According to the latest figures, there are nearly 10,000 Pakistanis languishing in foreign jails, many of them under trial. Saudi Arabia, the United Arab Emirates, Greece, Afghanistan and Oman are the five countries having the largest number of Pakistani prisoners in their jails.
The high commissioner, on receiving their custody, advised them to refrain from crime in future to lead a better life with their loved ones on reaching Pakistan. “The life at a prison is not a very satisfactory way of living, especially when you have to suffer for your crimes far away from your motherland and families for such a long time,” he said.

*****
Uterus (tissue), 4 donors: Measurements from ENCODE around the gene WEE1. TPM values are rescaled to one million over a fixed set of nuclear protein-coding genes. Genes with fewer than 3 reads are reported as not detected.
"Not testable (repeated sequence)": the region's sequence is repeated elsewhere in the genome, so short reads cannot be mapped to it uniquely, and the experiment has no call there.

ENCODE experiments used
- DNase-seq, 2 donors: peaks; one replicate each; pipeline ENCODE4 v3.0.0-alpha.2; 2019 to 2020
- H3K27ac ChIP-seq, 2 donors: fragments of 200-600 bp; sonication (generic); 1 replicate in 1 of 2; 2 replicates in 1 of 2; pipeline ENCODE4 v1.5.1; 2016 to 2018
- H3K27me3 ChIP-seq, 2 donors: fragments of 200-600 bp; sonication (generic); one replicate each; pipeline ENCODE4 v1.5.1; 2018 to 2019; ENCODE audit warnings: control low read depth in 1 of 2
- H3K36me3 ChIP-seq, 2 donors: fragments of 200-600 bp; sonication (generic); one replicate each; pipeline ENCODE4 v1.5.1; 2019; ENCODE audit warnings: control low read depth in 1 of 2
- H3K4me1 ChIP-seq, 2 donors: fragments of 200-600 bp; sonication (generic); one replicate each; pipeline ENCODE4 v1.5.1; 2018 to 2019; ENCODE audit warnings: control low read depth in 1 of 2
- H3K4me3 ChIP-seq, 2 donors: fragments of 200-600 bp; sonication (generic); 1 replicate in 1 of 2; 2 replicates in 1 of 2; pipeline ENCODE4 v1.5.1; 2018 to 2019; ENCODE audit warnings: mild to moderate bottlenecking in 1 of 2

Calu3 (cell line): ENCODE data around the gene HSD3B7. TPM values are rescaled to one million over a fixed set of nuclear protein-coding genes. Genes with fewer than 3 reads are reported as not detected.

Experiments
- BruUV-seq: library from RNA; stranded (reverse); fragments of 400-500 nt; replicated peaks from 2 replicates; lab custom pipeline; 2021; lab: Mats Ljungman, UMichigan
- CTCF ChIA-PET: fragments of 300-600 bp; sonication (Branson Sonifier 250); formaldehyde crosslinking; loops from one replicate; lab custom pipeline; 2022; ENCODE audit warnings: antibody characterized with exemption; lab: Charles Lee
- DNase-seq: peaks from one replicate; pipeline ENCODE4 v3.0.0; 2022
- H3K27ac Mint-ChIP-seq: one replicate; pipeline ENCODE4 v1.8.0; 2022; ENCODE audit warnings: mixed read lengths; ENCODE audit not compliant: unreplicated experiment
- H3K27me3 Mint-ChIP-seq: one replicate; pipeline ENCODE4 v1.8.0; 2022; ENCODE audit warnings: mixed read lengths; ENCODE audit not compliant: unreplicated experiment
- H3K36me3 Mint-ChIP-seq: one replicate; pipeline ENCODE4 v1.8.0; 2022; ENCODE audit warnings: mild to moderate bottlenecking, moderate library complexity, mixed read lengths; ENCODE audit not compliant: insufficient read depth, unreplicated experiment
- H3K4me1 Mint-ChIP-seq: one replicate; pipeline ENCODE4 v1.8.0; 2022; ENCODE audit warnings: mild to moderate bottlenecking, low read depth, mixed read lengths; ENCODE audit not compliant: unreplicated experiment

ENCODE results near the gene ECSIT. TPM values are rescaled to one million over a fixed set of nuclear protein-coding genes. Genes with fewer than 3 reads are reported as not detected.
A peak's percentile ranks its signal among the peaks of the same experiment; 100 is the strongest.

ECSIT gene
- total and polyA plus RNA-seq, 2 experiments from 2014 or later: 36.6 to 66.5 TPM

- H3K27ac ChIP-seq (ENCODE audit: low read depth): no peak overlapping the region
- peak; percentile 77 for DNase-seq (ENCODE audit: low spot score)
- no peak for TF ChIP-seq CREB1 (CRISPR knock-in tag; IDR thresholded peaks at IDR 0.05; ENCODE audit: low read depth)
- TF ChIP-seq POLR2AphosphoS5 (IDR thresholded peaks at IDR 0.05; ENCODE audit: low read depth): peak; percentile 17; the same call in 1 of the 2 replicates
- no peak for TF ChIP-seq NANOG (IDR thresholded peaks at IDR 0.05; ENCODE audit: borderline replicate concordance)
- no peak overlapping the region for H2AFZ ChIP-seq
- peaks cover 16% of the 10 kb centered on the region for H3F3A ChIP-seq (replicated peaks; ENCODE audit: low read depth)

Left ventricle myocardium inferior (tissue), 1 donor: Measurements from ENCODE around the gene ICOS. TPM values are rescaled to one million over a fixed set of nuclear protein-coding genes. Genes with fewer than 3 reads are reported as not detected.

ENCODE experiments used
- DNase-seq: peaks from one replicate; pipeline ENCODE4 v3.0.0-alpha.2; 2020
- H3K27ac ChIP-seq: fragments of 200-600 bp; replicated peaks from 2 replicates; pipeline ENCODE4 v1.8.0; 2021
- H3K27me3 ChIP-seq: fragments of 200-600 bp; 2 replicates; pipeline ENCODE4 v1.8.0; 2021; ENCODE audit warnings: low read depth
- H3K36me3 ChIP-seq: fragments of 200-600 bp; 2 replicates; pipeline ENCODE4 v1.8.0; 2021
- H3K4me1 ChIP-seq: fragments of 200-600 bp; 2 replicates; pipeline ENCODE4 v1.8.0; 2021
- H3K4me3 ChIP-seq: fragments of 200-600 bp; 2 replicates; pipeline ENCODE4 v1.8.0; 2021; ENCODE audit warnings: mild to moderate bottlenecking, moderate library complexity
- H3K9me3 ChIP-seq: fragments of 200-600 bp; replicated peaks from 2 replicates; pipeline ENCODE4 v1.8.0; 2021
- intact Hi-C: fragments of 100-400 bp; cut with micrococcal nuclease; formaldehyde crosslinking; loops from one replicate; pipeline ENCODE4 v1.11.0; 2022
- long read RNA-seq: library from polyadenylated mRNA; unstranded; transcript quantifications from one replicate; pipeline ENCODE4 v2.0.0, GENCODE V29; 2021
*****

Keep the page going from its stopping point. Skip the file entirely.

In December, during Foreign Minister Shah Mehmood Qureshi’s visit to Colombo, Sri Lanka had sought Pakistan’s assistance in its fight against drug trafficking. 39 Pakistanis are still incarcerated in various Sri Lankan jails.
The inmates have individually and collectively moved the Islamabad High Court which then directed the Ministry of Interior to evaluate the sentences of the repatriated prisoners.
The Transfer of Offenders Ordinance 2002 stipulates that enforcement of a sentence for any offender transferred to Pakistan is to be governed by the laws of Pakistan. A court of competent jurisdiction can examine the compatibility of sentences of such offenders and make those compatible with a sentence awarded for the same crime in Pakistan.
The IHC had concluded that these prisoners were tried in a foreign legal framework; were unable to comprehend the judicial proceedings; were represented by state-appointed counsel and resultantly given harsher punishments as compared to the penalties prescribed under Pakistani laws.